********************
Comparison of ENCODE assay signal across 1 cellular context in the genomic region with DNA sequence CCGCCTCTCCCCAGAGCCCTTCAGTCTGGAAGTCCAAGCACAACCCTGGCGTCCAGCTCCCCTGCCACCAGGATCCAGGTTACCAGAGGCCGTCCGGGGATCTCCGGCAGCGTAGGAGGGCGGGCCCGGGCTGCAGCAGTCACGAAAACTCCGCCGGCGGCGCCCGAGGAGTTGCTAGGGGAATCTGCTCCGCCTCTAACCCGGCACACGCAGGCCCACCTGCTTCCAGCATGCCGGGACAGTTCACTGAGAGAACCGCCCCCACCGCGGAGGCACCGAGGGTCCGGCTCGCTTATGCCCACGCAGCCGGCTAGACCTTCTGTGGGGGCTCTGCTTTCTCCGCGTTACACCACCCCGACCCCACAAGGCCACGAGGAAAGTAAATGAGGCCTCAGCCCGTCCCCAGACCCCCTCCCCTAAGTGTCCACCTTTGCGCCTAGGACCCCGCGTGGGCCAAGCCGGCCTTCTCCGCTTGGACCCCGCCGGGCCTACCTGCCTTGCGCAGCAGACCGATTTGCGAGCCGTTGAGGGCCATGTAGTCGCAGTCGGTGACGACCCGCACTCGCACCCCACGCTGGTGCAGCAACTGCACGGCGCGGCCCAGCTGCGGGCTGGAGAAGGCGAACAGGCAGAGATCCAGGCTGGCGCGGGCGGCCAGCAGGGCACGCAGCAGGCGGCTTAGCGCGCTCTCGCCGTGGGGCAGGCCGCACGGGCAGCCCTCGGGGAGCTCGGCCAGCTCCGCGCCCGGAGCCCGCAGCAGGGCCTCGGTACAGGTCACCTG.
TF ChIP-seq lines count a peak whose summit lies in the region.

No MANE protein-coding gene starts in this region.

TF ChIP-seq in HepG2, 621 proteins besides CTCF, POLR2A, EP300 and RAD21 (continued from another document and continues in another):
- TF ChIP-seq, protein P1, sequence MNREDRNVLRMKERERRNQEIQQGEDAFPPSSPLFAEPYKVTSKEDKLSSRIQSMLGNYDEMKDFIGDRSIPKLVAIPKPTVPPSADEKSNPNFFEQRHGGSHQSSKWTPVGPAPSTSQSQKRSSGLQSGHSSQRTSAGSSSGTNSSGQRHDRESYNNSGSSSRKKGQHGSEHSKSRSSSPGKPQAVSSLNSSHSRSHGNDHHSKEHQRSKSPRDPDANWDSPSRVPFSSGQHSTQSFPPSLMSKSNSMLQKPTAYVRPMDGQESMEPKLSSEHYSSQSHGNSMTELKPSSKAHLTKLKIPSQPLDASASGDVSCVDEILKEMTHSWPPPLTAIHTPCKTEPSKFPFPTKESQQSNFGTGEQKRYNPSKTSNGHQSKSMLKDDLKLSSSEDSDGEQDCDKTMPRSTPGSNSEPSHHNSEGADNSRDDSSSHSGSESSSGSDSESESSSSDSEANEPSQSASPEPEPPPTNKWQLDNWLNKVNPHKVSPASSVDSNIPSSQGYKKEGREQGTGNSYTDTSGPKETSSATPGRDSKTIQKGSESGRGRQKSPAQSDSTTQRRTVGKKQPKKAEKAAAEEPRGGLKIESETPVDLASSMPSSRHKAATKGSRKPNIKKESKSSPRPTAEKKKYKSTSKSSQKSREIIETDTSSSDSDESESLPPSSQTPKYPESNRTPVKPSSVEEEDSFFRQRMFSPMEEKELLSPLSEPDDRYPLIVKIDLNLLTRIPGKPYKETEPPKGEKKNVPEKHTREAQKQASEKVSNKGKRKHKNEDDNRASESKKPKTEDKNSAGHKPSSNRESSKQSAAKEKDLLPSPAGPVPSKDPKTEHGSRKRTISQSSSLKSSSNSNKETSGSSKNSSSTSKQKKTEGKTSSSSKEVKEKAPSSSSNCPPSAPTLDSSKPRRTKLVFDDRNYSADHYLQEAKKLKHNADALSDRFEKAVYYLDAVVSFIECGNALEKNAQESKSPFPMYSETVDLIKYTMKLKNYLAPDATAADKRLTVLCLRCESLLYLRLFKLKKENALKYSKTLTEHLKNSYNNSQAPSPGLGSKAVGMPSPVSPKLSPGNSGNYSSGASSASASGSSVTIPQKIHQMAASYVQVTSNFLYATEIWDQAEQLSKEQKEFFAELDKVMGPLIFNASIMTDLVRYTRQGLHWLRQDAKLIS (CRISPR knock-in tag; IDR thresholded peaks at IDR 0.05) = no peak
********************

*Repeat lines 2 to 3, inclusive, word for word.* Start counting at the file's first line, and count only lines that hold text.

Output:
TF ChIP-seq lines count a peak whose summit lies in the region.

No MANE protein-coding gene starts in this region.